Hello Michael. I liked your comment, though for the record Ray Harvey is not an Austrian, much as he admires Ludwig von Mises. You're at your best in your comment above when you make the distinction between subjectivist ontology and subjectivist epistemology, and when you say "The problem here is a collapse of multiple uses for the terms objective, subjective, ontology and epistemology."

    Thank you for reading.


    • Michael says:

      Ah, my apologies on that front, then. I was making assumptions based upon the location at which I found the article. Still, given the location-context, those remarks may have been of some use and relevance to potential readers. Sorry though to have painted you with an aberrant brush. (That metaphor didn't really work out.)

      Thanks for writing (on both occasions)


  2. Michael says:

    This is an interesting and somewhat unexpected turn for the dialogue. While I generally agree with the author’s ultimate disapproval, I would suggest a different route to getting there. Though it’s true that subjectivism and anti-reason are central tenets in the postmodern discourse (as they would say), these are not as problematic for Austrians as Ray Harvey seems to think. Obviously there is a good deal of subjectivism in Austrian economics and indeed, the way in which Mises uses the term “rational,” even the anti-reason dimension of postmodernism isn’t so far off base. The "reason" being criticized by postmodernism is the very reason that Mises resisted by determinedly defining rational as referring to human action arising from marginal preferences. We each make our own choices, based upon our own preferences and in doing so are acting fully rationally – regardless of what anyone else thinks. The “reason” or “rationality” opposed by the postmodernist is the same social engineering, central planner, who always knows what’s best for everyone else, kind of reason that Austrians and libertarians also reject. The two positions are not nearly so far apart as Ray Harvey seems to think.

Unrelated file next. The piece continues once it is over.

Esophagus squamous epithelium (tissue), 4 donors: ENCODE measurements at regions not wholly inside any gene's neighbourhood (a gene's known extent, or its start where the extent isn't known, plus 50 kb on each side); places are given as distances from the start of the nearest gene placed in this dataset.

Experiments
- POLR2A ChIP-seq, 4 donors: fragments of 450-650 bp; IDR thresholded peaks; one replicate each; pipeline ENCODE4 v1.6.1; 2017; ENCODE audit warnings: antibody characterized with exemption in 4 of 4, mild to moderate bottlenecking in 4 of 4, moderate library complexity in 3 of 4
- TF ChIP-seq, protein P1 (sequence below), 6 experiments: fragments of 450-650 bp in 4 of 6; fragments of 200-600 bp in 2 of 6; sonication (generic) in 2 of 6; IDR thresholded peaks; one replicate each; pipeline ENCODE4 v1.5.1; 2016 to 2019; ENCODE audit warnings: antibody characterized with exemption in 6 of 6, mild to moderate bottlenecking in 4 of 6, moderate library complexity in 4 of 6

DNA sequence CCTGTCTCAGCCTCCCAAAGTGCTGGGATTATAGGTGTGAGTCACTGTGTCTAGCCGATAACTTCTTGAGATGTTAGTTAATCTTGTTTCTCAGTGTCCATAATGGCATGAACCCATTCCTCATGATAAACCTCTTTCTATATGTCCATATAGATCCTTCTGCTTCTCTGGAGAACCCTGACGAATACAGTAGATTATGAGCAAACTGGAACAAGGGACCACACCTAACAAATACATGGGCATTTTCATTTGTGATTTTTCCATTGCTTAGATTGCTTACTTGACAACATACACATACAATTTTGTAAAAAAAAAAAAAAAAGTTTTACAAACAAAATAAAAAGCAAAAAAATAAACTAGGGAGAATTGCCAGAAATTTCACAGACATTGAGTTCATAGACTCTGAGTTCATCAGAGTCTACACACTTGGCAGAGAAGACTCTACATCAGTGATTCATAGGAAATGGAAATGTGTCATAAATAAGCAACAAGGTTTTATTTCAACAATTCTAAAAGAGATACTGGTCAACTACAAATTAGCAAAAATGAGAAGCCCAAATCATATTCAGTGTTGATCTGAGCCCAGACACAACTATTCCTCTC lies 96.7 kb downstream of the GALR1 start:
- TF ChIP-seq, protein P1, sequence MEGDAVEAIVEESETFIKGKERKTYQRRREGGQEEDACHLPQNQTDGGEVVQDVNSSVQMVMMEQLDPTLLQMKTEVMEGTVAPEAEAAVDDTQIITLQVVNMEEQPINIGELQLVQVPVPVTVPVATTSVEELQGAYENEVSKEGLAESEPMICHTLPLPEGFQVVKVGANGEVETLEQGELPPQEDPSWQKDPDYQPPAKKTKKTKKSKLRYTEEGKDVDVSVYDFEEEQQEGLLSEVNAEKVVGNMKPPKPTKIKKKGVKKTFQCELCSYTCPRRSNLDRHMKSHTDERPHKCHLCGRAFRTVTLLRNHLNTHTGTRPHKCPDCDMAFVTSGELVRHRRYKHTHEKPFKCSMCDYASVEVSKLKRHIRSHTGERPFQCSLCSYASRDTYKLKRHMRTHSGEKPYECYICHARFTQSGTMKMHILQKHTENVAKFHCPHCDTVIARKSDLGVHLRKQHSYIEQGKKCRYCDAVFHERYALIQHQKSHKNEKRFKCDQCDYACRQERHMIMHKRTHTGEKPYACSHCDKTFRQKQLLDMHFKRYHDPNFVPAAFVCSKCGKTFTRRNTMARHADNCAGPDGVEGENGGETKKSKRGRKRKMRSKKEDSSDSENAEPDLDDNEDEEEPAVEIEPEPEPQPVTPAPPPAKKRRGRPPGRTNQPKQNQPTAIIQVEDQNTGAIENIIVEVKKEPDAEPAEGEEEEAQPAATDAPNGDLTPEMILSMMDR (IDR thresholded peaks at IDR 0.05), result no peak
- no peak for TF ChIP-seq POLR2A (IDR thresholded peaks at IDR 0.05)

Where the postmodernists get into trouble – as Ray alludes – is in confusing subjectivist ontology with a subjectivist epistemology. Just because all preferences, meaning and identity are subjective does not mean that they cannot be studied objectively. The problem here is a collapse of multiple uses for the terms objective, subjective, ontology and epistemology. There’s no room in such a comment to elaborate it, but those interested should see the work of John Searle on these matters. Clearly, though, Mises understood this distinction and it is at least intuitive to Austrians.

    The fundamental problem with postmodernism, it seems to me, is not its rejection of reason, but its rejection of universalism. The confusion of thinking subjectivist ontology inevitably leads to a subjectivist epistemology, leads them to the assumption that all claims for universality and grand narratives must be inherently illegitimate. Instead, only the local and the uncertain have merit, while the universal and the absolute are intrinsically illegitimate. To paraphrase, from my self-published e-book that everyone should read: The problem with this postmodern fetish for the contingent is that it sweepingly dismisses universal aspirations and progress for any hint of indeterminacy or uncertainty, while then turning around and celebrating these very same qualities as expressed and experienced in their preferred decentred and contingent ideal-world. Surely it can’t be had both ways. It must be that, either, indeterminacy and uncertainty are intolerable, in which case they must be equally intolerable in both universal and relativist worldviews, or they are tolerable, in which case the discovery of ambiguity of meaning is no grounds for the sweeping dismissal of any universal aspiration. Otherwise, the postmodernist position is little more than self-serving hypocrisy

    Those interested in much more in-depth discussion of these matters, from an Austrian perspective, should see Michael McConkey, Acting Human; Communication Costs on Amazon.